A related near miss: The sub-algebra of $S[[x]]$ of formal power series over a ring $S$, with no constant term. Again, no multiplicative unit, but everything else satisfied.

Properties:

For any $f\in R$, $R_{f}=\{a\circ f\mid a\in R\}$ is a sub-algebra. The condition that $0\circ f=0,1\circ f=1$ shows that $0,1\in R_f$. Indeed, $R_f$ is a sub-algebra, because $(a\circ f)\circ (b\circ f)=(a\circ f\circ b)\circ f$. More generally, given $g\in R$ and $a\in R_f$ then $g\circ a\in R_f$. So $R_f$ is sort of like a $\circ$-right-ideal.

For example, the sub-algebra of even entire functions is $R_{x^2}$.

The subring $R_0=\{a\circ 0\mid a\in R\}$ has the property that if $r\in R_0$ then $r\circ f = (a\circ 0)\circ f = a\circ(0\circ f)=a\circ 0=r$ for any $f$.

Note that $R_0\subseteq R_f$ for any $f$. Indeed, if $r\in R_0$ then $r=a\circ 0 = a\circ(0\circ f)=(a\circ 0)\circ f$. Now, if $f\in R_0$, we get $R_0=R_f$ because $a=a\circ f =a\circ(f\circ 0) = (a\circ f)\circ 0$.

On the other hand, if $a=a\circ f$ for all $f$, then $a=a\circ 0$ so $a\in R_0$.

Basically, $R_0$ is really "all" of the constant functions. Also, for $f\in R$ and $r\in R_0$, $f\circ r\in R_0$.

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    $\begingroup$ For the first near miss, do you mean meromorphic functions? $\endgroup$ – Matt Samuel Jan 17 '16 at 23:35
  • $\begingroup$ Yep, too long since I took complex analysis. Thanks @MattSamuel $\endgroup$ – Thomas Andrews Jan 17 '16 at 23:37
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    $\begingroup$ The analogous concept for functions on a group would be a near-ring and there's some non-negligible amount of literature on them. I'd imagine that there's some name for what you describe (but I don't know what it is). $\endgroup$ – Milo Brandt Jan 19 '16 at 15:05
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    $\begingroup$ Your two foundational examples appear in this answer on MO to a question vaguely related to yours. No name was given to those rings, though. $\endgroup$ – Pierre-Guy Plamondon Jan 19 '16 at 15:26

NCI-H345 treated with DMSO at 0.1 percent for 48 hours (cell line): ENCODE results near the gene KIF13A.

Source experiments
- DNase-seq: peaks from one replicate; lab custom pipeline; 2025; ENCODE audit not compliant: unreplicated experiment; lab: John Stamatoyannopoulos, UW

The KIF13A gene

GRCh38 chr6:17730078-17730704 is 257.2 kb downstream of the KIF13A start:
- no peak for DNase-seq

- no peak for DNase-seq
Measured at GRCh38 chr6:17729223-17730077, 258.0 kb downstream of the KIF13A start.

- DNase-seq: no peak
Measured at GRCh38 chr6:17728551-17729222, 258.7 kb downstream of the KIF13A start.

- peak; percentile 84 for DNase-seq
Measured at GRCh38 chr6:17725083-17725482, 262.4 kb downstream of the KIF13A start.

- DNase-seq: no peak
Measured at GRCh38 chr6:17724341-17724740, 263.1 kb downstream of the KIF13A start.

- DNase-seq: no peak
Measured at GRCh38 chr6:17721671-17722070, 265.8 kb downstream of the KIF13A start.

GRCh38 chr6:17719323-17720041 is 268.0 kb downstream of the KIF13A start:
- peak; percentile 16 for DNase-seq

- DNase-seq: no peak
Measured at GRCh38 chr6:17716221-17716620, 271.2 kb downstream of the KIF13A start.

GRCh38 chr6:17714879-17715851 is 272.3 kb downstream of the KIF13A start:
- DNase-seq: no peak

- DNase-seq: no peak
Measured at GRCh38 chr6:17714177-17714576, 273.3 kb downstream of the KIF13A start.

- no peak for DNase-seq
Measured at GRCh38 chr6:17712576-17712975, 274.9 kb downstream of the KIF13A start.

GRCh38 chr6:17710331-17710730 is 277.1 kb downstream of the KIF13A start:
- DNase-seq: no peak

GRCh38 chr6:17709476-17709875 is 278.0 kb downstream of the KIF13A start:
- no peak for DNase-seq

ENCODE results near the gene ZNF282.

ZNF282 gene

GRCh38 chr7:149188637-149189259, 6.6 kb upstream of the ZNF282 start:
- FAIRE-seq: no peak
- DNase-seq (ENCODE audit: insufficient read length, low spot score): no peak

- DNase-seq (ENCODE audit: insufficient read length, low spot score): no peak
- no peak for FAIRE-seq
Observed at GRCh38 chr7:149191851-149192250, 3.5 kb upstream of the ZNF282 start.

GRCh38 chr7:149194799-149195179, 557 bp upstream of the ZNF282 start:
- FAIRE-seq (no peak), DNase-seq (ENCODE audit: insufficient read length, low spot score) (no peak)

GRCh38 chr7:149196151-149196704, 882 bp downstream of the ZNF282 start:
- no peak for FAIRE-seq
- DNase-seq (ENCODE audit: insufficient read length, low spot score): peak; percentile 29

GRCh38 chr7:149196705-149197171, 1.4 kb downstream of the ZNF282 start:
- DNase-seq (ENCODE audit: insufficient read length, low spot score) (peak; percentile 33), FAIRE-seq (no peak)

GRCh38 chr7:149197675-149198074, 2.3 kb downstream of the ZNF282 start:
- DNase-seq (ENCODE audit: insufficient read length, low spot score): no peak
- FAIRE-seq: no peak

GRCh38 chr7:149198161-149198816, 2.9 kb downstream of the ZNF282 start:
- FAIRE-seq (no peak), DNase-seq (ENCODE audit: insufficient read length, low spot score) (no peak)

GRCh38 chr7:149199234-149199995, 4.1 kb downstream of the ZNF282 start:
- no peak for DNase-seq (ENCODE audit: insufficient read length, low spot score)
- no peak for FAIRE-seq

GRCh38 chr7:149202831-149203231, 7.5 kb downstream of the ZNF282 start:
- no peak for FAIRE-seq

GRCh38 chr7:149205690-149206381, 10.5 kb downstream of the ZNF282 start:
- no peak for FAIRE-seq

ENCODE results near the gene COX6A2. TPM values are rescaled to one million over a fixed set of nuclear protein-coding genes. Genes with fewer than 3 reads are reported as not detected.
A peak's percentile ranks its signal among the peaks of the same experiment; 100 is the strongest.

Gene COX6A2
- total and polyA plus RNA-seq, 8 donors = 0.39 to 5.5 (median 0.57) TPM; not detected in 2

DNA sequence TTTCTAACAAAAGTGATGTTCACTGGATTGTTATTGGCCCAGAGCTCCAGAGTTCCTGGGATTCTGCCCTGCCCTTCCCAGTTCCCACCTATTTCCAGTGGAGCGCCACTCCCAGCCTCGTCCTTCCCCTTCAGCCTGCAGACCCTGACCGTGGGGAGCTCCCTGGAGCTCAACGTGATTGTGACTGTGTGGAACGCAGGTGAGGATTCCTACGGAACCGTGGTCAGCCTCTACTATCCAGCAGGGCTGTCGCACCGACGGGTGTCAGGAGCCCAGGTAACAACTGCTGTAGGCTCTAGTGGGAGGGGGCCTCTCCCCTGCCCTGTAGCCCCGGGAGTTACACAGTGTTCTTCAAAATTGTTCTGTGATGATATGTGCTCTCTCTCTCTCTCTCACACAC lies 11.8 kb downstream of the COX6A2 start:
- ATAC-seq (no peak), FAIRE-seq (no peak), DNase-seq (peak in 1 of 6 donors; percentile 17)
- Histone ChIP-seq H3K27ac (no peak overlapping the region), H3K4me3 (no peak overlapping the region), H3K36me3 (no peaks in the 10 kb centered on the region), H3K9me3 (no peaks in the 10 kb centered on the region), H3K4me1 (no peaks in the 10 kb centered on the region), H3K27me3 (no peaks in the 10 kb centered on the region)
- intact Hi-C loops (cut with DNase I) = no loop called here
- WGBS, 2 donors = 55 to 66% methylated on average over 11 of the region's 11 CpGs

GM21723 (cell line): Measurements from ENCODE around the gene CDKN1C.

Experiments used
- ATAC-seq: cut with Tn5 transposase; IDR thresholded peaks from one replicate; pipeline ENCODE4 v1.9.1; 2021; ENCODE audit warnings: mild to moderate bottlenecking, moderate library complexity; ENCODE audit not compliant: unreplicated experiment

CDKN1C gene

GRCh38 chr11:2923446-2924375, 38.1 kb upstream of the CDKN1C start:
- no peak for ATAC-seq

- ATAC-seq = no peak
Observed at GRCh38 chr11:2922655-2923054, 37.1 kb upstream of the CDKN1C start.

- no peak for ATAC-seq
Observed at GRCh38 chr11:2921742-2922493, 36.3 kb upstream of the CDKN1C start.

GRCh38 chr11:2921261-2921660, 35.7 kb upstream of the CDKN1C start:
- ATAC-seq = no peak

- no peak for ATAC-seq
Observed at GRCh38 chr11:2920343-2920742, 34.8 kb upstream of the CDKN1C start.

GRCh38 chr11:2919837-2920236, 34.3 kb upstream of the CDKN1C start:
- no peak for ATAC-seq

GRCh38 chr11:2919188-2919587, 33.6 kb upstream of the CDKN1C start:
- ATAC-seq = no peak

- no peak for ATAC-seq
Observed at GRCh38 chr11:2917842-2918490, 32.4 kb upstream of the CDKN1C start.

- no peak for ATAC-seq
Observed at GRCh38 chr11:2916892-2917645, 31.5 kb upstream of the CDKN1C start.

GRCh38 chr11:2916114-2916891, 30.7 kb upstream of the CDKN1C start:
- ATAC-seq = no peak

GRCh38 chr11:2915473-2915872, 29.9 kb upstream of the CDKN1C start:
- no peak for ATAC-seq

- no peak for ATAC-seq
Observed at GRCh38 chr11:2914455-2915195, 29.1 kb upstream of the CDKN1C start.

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    $\begingroup$ Ive been to a talk where someone defined a name for the field versions (He called them thrields). Considering the speaker probably did some research into this name too, and still had to define a name suggests there isnt one. If you google "WIMP thrields", you should be able to find this. If you do some more searching, you might find more on thrields. $\endgroup$ – mdave16 Jul 26 '17 at 9:20
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This appears to be very similar to a composition ring, except that the axioms on Wikipedia don't include the axioms $0\circ c=0$ and $1\circ c=1$ (and indeed, don't require an unital ring, so there may not be an $1$), but require a commutative ring, which you don't require.

However, $0\circ c=0$ follows from $0\circ c = (0+0)\circ c = (0\circ c) + (0\circ c)$, so at least that axiom is superfluous.

For $1\circ c$ this doesn't work, since in a ring you don't need to have multiplicative cancellation. So this is a true extra condition to a composition ring; indeed, the linked Wikipedia üage contains an example that explicitly contradicts this axiom (namely, $f\circ g=0$ for all $f,g\in R$).